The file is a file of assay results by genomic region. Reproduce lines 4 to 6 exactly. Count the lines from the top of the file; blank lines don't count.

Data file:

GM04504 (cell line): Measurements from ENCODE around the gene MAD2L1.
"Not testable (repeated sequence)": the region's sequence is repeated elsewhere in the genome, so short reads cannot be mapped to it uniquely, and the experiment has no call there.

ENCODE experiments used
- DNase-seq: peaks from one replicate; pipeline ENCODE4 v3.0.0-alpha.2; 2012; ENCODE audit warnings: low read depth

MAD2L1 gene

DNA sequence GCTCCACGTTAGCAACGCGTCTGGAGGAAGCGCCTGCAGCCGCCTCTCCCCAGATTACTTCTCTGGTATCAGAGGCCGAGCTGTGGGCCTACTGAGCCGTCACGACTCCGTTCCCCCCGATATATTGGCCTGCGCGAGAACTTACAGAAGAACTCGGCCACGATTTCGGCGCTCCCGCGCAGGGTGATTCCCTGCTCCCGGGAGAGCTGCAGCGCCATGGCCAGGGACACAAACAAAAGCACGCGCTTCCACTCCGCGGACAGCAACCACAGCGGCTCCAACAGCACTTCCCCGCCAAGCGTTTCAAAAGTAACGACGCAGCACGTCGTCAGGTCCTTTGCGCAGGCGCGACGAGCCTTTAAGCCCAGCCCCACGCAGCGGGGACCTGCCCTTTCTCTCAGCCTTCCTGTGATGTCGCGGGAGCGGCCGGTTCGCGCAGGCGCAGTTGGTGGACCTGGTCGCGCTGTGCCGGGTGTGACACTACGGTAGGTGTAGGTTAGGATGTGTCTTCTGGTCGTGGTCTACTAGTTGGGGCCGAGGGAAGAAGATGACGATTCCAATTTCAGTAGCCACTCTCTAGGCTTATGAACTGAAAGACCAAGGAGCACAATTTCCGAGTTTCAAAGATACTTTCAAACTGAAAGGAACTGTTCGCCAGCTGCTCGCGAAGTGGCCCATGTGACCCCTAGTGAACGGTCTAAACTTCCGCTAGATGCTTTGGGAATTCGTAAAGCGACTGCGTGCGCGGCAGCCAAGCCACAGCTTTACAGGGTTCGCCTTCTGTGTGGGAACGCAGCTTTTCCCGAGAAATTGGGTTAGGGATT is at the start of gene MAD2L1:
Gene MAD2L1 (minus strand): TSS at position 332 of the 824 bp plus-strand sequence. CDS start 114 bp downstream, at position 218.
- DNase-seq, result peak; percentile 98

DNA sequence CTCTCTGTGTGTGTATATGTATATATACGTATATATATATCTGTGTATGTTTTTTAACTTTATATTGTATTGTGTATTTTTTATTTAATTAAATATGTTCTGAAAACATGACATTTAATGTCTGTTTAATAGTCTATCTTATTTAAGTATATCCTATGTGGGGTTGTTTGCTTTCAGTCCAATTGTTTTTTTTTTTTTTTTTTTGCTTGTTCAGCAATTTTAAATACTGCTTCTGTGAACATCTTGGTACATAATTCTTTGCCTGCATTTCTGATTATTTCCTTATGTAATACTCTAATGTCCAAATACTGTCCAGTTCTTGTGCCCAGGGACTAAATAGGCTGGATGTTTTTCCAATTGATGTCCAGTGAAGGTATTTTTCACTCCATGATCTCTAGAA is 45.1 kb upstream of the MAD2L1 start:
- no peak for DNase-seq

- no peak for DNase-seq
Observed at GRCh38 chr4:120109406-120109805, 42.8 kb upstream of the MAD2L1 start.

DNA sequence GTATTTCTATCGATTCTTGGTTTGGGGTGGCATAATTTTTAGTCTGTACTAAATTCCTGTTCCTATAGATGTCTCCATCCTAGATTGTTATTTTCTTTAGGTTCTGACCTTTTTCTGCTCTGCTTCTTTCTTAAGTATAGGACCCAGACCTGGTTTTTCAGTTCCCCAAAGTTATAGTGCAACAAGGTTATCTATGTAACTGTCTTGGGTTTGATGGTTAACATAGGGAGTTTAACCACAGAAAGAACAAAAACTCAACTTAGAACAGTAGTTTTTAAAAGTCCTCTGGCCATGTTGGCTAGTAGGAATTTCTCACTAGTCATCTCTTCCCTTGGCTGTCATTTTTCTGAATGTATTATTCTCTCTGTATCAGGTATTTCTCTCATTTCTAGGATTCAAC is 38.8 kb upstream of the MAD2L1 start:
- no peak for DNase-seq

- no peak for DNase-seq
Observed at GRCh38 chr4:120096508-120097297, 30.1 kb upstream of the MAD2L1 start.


- DNase-seq: peaks from one replicate; pipeline ENCODE4 v3.0.0-alpha.2; 2012; ENCODE audit warnings: low read depth

MAD2L1 gene

DNA sequence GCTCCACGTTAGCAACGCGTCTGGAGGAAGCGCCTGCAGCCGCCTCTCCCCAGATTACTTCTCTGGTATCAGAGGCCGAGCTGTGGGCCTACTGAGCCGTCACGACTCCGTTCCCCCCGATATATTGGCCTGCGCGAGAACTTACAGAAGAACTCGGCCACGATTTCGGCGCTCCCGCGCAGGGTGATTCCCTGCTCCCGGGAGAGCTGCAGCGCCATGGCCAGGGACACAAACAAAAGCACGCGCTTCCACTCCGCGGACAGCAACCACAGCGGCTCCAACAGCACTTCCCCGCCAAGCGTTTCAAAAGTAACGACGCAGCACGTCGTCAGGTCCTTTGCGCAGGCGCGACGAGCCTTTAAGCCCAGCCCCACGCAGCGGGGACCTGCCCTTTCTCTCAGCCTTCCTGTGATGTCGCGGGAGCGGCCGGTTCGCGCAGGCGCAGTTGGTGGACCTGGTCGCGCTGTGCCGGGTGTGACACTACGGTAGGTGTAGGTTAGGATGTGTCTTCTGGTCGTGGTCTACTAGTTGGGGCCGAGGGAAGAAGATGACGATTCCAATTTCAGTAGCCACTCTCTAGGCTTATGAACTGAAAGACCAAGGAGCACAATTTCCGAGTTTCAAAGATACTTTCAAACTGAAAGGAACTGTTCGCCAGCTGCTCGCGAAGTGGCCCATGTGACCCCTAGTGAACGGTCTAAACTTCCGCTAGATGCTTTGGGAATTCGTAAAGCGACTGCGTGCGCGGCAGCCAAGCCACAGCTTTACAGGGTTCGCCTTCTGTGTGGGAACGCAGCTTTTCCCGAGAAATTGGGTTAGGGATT is at the start of gene MAD2L1: